But on a farm, life always comes from death.  I had an idea!!!  We lost a cow Easter morning but she left a calf behind.  A calf come to be known as Henry to us who was being mothered by my grandmother.  I carried the dead calf away so his mom could worry about our new situation.  Operation get Henry onto his new momma!! You read that right.  From death comes life.  We may have lost a cow and a calf but God has a plan and he planned for these two to be a pair, mom and baby.  He did not however give me the talent to dig graves so the calf is buried in a big hole which took my an hour to dig.


Fast-forward a little bit late:  Henry is nursing Jana and all is well!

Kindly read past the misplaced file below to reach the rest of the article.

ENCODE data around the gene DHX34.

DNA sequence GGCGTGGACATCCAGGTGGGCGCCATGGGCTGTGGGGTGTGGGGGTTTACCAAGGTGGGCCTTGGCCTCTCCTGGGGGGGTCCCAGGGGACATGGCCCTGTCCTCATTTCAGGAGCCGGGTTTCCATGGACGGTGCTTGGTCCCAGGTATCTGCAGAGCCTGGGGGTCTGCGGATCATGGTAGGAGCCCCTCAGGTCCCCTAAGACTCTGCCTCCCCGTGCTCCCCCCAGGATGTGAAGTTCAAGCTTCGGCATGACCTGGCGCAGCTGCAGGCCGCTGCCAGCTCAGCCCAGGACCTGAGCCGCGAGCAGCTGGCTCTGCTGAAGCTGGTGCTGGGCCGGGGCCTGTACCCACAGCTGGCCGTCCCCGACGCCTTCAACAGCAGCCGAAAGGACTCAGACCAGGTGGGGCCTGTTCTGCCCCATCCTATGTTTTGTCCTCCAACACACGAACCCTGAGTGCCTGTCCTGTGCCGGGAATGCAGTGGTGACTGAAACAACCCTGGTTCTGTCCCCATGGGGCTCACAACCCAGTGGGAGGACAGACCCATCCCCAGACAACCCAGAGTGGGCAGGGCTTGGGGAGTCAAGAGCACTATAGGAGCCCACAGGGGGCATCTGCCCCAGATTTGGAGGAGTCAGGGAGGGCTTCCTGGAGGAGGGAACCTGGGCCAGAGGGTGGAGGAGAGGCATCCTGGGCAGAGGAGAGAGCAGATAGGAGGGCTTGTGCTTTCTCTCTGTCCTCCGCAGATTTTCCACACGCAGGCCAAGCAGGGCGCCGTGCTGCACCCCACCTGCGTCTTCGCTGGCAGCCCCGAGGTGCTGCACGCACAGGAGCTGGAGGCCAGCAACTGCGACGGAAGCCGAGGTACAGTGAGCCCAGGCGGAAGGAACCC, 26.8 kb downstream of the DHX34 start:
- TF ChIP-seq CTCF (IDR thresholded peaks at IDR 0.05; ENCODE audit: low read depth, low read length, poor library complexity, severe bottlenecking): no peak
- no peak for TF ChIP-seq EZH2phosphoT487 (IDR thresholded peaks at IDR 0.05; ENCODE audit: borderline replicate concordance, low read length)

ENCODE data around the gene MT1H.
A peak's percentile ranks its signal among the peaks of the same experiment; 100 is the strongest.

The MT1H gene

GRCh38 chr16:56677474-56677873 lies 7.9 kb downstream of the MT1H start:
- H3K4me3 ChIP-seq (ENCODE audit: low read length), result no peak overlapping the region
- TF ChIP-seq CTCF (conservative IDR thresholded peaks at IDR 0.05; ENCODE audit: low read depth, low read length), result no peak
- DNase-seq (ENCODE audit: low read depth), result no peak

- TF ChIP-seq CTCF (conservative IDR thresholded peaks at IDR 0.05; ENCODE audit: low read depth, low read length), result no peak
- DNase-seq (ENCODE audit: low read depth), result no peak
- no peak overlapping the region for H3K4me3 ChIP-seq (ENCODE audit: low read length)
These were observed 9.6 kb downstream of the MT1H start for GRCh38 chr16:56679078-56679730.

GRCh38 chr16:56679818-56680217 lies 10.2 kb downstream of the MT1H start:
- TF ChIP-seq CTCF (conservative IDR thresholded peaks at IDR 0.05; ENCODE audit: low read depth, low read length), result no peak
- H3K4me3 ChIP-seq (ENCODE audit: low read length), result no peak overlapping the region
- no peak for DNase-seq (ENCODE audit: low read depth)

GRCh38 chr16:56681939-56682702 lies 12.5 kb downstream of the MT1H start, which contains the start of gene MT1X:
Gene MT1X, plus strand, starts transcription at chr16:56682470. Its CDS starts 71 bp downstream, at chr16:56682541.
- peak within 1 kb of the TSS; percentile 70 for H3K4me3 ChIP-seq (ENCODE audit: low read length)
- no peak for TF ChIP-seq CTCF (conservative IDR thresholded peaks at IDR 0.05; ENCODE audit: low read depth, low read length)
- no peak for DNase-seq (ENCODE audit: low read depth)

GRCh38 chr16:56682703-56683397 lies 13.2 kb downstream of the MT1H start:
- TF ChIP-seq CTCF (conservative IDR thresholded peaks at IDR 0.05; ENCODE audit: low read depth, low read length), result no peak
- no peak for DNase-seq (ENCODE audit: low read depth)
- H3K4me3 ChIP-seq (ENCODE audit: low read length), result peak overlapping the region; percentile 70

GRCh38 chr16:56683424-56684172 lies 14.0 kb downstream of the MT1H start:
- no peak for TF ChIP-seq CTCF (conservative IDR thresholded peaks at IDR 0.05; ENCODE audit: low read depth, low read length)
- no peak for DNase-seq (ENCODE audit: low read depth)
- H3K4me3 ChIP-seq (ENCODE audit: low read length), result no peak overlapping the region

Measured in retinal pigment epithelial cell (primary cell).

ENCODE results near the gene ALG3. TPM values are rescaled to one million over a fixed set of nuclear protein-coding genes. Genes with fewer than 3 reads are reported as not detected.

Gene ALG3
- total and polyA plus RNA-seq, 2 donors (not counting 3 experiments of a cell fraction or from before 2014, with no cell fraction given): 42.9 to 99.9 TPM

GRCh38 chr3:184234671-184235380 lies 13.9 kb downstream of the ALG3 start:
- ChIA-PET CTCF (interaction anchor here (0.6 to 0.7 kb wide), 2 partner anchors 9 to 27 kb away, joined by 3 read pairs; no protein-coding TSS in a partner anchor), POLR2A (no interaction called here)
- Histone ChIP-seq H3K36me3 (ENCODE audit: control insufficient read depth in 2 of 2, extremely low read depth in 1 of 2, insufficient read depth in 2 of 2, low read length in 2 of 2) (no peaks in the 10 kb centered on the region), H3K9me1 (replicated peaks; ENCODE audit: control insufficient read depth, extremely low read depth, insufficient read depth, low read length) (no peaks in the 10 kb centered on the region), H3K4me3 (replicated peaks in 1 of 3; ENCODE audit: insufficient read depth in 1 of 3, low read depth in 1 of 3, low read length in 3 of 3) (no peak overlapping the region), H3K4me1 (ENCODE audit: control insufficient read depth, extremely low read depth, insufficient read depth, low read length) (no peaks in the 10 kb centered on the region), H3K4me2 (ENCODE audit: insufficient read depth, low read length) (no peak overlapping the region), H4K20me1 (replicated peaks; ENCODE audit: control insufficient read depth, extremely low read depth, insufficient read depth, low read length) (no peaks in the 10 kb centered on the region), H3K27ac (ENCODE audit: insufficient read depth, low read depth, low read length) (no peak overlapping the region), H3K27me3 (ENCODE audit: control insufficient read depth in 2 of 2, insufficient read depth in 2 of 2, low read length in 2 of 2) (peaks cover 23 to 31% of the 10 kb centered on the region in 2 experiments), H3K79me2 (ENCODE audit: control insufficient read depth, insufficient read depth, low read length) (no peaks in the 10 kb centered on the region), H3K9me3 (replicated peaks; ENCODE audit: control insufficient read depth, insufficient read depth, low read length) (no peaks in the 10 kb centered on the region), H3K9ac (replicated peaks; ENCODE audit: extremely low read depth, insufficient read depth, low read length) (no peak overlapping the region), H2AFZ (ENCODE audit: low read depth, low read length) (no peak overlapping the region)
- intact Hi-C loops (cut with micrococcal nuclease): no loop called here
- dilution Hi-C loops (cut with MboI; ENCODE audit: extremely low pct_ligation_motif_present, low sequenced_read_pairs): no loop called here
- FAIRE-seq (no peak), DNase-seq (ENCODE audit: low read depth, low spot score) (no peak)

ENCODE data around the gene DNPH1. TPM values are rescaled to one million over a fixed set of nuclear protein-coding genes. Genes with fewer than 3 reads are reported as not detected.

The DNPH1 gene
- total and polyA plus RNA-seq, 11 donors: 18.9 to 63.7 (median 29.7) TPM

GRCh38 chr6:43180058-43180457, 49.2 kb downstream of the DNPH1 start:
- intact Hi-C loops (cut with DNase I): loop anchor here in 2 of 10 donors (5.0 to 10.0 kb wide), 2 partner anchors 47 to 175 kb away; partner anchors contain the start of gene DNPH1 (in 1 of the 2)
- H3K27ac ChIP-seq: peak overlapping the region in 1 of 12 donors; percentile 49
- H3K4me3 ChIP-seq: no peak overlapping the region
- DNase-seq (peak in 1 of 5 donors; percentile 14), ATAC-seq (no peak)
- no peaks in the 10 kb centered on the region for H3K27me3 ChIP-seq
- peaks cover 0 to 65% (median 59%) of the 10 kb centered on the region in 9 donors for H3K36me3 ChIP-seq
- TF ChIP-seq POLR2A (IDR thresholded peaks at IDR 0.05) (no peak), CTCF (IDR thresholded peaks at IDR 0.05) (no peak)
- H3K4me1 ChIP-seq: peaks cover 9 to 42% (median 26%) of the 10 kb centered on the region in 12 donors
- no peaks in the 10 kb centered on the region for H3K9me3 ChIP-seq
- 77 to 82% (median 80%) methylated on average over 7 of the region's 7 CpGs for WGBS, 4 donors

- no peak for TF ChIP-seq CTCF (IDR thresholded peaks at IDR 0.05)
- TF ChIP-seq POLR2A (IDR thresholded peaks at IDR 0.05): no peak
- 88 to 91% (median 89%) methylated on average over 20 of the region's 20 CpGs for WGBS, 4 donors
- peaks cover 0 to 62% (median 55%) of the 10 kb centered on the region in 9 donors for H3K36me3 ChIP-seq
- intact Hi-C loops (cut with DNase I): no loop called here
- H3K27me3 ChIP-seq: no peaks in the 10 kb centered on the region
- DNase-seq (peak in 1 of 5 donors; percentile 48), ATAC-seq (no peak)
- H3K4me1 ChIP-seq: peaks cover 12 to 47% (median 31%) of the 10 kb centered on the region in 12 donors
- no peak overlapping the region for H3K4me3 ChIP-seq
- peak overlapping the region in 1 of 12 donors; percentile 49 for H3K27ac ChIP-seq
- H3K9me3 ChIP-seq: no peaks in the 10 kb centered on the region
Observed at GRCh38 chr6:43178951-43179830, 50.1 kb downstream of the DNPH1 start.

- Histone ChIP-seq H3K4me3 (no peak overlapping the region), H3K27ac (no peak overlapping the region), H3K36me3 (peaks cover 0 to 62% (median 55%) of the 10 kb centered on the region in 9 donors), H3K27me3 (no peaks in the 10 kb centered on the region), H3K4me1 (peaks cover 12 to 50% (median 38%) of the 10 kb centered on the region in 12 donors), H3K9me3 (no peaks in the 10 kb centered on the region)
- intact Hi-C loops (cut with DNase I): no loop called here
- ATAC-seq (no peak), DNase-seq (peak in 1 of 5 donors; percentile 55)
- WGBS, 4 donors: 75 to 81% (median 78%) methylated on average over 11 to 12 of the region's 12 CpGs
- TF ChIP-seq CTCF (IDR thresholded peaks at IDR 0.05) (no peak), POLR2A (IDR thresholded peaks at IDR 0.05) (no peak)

Wednesday, April 26, 2017

My Muddy Jeans

   I saw Nordstrom's new jeans advertisment this morning when I woke up for my animal science class.  Later, as I walked into my class, I couldn't help but notice that many of my peers were wearing muddy jeans.  They got up early to feed animals and take care of the farm before rushing to school. These jeans and these people are a familar sight to me and only after I saw that someone would pay over $400 for a fake pair of muddy jeans, did I start to think about all the worn out, stained with mud jeans in my own closet.  I realized that the clothes we wear tell stories about our lives.  The muddy jeans that farmers and ranchers wear are a testament to the hardworking nature of the life. If you have that much money burning a hole in your pocket I have the direct link, attached to the trendiest jeans on the market, at the bottom of this post.